The first step to saving grasslands is to expand our definition of natural, carbon-rich ecosystems beyond just forests, experts say. “We need to shift people’s perception of how diverse and complex grassland ecosystems are,” Blair said.
The next priority should be protecting the small number of grasslands that are still unharmed, Bardgett said. Currently, protected areas cover only about 8 percent of grasslands and savannas, according to his paper, compared with roughly 18 percent of forests.
Restoration also poses a big opportunity, said Diane Debinski, a professor of conservation biology at Montana State University who’s studied grasslands for more than two decades. Even restoring grasslands on the side of the road, at the edge of a farm, or along a small stream can offer major benefits, such as preventing erosion and flooding, she said.
The US government could fuel some of those efforts. Earlier this year, President Joe Biden announced plans to conserve at least 30 percent of American land by 2030, which will include working lands like farms and ranches. His administration already expanded its Conservation Reserve Program, as part of the 30-by-30 push, which pays farmers to plant beneficial species and take environmentally sensitive land out of production.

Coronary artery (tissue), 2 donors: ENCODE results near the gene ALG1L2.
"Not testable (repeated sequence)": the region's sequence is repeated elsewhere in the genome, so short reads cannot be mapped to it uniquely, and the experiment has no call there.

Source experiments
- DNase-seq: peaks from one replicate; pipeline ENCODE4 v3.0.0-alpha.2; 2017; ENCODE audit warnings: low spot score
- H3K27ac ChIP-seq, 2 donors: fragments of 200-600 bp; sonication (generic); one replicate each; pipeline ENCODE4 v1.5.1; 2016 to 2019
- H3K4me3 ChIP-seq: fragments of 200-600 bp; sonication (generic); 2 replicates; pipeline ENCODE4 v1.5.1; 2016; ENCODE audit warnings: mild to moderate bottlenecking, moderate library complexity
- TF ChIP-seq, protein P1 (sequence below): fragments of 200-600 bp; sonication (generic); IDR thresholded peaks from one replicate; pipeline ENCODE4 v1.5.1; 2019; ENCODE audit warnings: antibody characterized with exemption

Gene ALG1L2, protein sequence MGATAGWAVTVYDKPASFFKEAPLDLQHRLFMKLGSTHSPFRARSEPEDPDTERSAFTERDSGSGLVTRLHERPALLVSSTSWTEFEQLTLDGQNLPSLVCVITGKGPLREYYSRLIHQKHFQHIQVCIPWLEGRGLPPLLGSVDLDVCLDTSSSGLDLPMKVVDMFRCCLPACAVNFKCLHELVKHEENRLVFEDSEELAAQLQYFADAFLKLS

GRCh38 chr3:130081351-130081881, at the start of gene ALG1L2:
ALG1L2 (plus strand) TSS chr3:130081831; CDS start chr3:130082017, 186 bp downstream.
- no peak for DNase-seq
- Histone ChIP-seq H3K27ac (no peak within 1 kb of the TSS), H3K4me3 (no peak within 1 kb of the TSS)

But restoration is far from perfect. One challenge, Debinski said, is funding. Seeds of a Great Plains flower called the prairie violet, for example, are pricey, so scientists often don’t plant them, even though they’re one of the few host plants for the regal fritillary butterfly, a vulnerable species.
We also rely on grasslands for much of our food, so “it’s not realistic to say we just need to restore all of the grasslands,” Borer said. “We need an integrated approach,” she said. In other words, we should consider the whole suite of benefits that grasslands provide, from land for grazing to habitat for threatened species, when thinking about restoration. “The key thing is understanding what the tradeoffs are,” Bardgett said.
There’s another, easier solution: Rip up your lawn and replace it with native plants. Across the US, there are as many as 50 million acres of lawn — an area roughly the size of Nebraska. Restoring even a small portion of that area would be a major boon for wildlife and the climate. “If you have a fraction of an acre, you can make part of that into habitat that’s valuable for insects and for songbirds,” said Debinski. “Restoration and conservation can be done at a fractional level.”